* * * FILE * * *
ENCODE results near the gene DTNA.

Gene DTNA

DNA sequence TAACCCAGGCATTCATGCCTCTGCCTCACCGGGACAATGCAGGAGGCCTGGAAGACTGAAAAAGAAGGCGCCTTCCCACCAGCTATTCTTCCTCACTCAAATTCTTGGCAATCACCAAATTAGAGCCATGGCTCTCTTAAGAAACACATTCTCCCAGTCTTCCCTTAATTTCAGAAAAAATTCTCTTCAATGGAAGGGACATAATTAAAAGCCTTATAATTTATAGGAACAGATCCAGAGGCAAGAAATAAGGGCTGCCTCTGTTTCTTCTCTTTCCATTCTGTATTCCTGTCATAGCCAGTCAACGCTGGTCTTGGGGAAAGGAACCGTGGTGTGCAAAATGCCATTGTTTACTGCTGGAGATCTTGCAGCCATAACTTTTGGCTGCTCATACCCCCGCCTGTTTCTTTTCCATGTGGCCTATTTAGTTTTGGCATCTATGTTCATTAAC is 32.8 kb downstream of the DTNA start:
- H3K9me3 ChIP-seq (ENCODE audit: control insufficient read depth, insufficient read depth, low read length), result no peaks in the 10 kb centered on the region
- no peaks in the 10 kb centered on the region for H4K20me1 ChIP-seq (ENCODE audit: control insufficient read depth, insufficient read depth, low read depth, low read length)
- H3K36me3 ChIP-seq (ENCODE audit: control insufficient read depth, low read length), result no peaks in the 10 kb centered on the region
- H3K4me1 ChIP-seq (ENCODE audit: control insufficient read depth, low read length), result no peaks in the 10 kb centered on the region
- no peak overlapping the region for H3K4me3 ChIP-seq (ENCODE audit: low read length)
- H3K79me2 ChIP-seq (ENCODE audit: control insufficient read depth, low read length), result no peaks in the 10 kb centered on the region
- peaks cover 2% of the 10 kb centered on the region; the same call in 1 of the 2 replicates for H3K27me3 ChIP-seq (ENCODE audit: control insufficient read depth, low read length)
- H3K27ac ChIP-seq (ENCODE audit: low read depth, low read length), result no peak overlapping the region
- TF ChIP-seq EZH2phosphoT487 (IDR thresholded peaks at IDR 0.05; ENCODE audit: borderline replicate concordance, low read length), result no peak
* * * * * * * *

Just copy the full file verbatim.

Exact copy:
ENCODE results near the gene DTNA.

Gene DTNA

DNA sequence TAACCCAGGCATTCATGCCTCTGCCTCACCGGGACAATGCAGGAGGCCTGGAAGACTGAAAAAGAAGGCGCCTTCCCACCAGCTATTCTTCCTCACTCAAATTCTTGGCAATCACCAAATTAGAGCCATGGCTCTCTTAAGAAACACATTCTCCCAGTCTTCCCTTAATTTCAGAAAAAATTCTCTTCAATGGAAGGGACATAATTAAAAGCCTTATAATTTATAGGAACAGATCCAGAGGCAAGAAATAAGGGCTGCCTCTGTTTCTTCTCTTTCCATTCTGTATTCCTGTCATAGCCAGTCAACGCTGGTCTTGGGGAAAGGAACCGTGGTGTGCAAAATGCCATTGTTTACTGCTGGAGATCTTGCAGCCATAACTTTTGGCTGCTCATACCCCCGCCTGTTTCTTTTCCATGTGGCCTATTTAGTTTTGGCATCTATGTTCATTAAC is 32.8 kb downstream of the DTNA start:
- H3K9me3 ChIP-seq (ENCODE audit: control insufficient read depth, insufficient read depth, low read length), result no peaks in the 10 kb centered on the region
- no peaks in the 10 kb centered on the region for H4K20me1 ChIP-seq (ENCODE audit: control insufficient read depth, insufficient read depth, low read depth, low read length)
- H3K36me3 ChIP-seq (ENCODE audit: control insufficient read depth, low read length), result no peaks in the 10 kb centered on the region
- H3K4me1 ChIP-seq (ENCODE audit: control insufficient read depth, low read length), result no peaks in the 10 kb centered on the region
- no peak overlapping the region for H3K4me3 ChIP-seq (ENCODE audit: low read length)
- H3K79me2 ChIP-seq (ENCODE audit: control insufficient read depth, low read length), result no peaks in the 10 kb centered on the region
- peaks cover 2% of the 10 kb centered on the region; the same call in 1 of the 2 replicates for H3K27me3 ChIP-seq (ENCODE audit: control insufficient read depth, low read length)
- H3K27ac ChIP-seq (ENCODE audit: low read depth, low read length), result no peak overlapping the region
- TF ChIP-seq EZH2phosphoT487 (IDR thresholded peaks at IDR 0.05; ENCODE audit: borderline replicate concordance, low read length), result no peak